For some smaller or startup companies, the media and all related jargon and etiquette can be an intimidating arena to walk into. Press releases and embargoes and boilerplates… it can all seem just a bit overwhelming, and that can mean your very newsworthy development ends up going largely unnoticed.
But you too can harness the power of the media to showcase your big news to the wider world. All you need are these five steps:
1. Make sure your story is really a story
The first step to getting in the news is to actually have some news. Whether you should pull out all the PR stops for a story will depend on what that news is and which platforms you’re hoping to be featured on. A good general rule is that if it’s new (e.g. a new big product or venture) and noteworthy (e.g. a national award, a huge investment) then people will want to hear about it. That means it’s time to jump on the next train to Press Release City.
2. Write your press release
Press releases are vital when it comes to getting your news featured: they are the complete information parcel that you wrap up neatly and send out. Without one, you’ll find that either you spend the whole day answering questions about the story so that a journalist has enough details to write something interesting, or it just won’t get picked up because it’s too much like hard work for an already busy reporter. It’s all about making the story interesting and the workload minimal, and a good press release should present all the necessary info in a way that does just that.
When it comes to writing a good press release, the essential things to remember are:
- Interest: make sure your title and first paragraph spark interest with a snappy but clear summary of the story.
- Concision: keep it short and informative, and structure it like you would a news article – most important at the top, down to additional, non-essential details at the end.
- Quotes and statistics: make sure whoever is running the story has everything they need to write it up from the get-go – that means quotes from the relevant parties, names, dates, and statistics.
3. Preparing the ground work
Before you start firing out your press release, get together a list of papers and platforms you want to reach out to, and find the relevant people to contact. Then, early in the day, ring or email each one and quickly introduce yourself and the name of the business.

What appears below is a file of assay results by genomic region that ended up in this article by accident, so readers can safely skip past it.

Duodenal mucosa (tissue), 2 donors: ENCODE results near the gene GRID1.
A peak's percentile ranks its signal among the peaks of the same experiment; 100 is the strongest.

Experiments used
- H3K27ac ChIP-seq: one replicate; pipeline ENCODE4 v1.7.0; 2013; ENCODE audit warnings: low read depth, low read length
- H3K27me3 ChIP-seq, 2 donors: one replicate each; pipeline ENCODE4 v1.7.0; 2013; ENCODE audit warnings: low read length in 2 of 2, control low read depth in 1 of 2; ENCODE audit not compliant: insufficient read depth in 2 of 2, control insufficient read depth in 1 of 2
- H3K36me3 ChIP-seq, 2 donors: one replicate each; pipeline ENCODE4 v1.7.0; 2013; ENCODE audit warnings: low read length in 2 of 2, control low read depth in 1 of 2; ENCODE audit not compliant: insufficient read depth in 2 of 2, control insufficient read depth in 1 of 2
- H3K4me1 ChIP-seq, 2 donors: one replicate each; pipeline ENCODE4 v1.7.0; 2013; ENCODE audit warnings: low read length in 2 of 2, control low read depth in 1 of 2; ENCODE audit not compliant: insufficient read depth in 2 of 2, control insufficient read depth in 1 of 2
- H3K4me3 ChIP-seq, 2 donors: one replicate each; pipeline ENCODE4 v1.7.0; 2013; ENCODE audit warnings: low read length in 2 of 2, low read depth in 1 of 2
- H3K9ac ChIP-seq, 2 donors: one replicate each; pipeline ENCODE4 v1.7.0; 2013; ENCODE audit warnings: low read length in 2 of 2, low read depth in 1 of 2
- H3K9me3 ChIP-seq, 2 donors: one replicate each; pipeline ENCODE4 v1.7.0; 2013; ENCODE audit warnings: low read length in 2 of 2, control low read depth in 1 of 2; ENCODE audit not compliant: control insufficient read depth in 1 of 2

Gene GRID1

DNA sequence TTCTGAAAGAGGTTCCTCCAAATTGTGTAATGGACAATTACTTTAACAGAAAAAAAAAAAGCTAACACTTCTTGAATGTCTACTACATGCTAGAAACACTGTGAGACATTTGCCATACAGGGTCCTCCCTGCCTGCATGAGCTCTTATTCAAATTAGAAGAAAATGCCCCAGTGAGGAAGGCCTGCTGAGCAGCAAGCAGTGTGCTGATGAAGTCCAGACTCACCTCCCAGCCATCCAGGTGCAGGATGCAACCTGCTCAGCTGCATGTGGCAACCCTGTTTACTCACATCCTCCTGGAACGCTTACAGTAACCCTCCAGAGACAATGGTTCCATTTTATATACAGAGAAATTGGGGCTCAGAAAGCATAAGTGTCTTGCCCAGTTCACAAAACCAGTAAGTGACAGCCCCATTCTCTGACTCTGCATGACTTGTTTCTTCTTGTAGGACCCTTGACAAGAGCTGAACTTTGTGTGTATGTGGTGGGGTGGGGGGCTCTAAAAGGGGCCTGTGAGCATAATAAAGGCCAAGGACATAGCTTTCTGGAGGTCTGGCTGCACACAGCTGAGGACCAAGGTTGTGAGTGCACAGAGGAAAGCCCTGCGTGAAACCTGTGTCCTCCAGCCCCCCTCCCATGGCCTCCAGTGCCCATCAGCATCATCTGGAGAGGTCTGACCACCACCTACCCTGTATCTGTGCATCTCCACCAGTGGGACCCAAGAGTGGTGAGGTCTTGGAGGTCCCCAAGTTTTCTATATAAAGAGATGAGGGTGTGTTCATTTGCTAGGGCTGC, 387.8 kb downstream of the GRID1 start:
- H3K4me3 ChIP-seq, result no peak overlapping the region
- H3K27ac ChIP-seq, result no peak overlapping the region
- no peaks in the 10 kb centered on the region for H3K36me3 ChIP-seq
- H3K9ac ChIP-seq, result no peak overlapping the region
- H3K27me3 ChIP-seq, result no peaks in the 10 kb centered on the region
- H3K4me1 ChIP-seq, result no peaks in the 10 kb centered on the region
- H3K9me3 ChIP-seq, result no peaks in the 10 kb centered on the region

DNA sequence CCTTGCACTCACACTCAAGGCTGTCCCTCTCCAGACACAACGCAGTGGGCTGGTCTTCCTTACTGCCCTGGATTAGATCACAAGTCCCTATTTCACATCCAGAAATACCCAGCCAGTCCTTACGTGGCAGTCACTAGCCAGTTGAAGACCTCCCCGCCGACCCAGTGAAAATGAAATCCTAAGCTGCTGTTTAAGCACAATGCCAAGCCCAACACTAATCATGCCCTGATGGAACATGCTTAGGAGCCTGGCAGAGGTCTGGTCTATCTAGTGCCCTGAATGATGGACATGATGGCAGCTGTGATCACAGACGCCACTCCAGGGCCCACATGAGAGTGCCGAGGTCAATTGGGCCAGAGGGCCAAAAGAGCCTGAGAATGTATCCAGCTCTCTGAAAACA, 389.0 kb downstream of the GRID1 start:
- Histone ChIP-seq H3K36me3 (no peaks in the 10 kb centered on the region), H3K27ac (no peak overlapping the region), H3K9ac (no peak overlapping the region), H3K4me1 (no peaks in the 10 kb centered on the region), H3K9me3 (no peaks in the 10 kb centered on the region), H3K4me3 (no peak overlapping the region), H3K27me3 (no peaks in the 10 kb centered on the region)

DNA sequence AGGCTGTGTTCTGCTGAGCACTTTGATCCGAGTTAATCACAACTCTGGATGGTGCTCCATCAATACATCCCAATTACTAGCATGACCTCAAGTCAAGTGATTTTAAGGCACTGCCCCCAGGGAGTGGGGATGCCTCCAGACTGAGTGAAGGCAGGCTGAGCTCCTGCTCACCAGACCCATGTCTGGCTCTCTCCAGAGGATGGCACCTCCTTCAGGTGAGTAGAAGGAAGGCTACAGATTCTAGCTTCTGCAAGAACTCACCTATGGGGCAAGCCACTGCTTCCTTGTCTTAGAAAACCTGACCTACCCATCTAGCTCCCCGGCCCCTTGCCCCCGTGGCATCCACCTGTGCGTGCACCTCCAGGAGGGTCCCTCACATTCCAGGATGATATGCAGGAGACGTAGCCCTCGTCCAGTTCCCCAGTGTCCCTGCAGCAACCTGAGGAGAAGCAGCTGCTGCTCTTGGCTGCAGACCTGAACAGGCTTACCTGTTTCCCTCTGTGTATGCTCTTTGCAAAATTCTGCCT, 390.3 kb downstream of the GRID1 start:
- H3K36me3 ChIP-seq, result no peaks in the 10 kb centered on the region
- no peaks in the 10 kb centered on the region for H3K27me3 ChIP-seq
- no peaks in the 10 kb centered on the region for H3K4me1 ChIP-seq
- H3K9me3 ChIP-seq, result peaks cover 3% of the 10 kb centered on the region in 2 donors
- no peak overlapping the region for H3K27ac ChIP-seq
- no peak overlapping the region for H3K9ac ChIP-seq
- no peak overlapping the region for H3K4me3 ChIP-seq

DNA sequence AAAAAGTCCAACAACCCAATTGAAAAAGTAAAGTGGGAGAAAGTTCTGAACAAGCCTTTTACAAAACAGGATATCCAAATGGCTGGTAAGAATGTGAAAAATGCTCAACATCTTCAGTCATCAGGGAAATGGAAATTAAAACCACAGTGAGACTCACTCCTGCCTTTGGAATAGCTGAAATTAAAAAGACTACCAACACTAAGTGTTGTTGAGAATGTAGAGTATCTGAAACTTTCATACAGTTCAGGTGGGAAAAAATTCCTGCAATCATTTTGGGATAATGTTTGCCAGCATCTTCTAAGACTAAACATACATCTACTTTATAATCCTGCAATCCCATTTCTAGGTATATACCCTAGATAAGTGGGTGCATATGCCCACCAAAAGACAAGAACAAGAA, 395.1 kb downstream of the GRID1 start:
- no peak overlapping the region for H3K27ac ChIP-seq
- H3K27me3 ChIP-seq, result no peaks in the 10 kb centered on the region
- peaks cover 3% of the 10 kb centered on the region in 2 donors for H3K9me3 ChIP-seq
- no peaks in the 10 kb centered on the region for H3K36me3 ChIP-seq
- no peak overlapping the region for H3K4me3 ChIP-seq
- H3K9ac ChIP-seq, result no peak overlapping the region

When speaking over the phone, summarise the story in 20 seconds – at this point they don’t need all the finer details, just an overview to give them a sense of the news. You can also offer an interview. When you’ve done that, simply say you’ll email over the press release and wish them a nice day. Now when they receive your press release it won’t be completely unsolicited and it’s much more likely to be read.
When sending out your press release, there are some key things to bear in mind:
- Send the press release in the body of the email rather than as an attachment (again, making life just that little bit easier for them on the other end).
- Start the email with the heading ‘Press Release’, then the date and then the title. Also write the title of the press release in the subject line in lower case.
- If the news is to be put out as soon as possible, specify that it is for ‘immediate release’. If you’re sending out the news in preparation for an announcement the next day or later in the day, say that it’s under embargo until that date and time.
- Include your contact details.
- Don’t send news that someone else has already covered the day before. The news should be sent out fresh to everyone you want to target on the same day.
5. Follow up
Later in the day it’s a good idea to call around to ask if or when the story will be put out, if it hasn’t already. To avoid coming across as nagging or a pest you can ask if they received the press release or whether they need any extra information or photography.
If you’re specifically targeting local news outlets, make sure there’s a local spin on the story that will make it of interest to that audience.
You might want to offer the story as an exclusive to a particular outlet – if so, make sure you don’t send the story to anyone else until they’ve had time to put it out.
Guest post by Appointedd, a provider of online booking and scheduling solutions for busy owners and managers of small and medium-sized businesses. Find out more about their flexible time management technology here.Share this:
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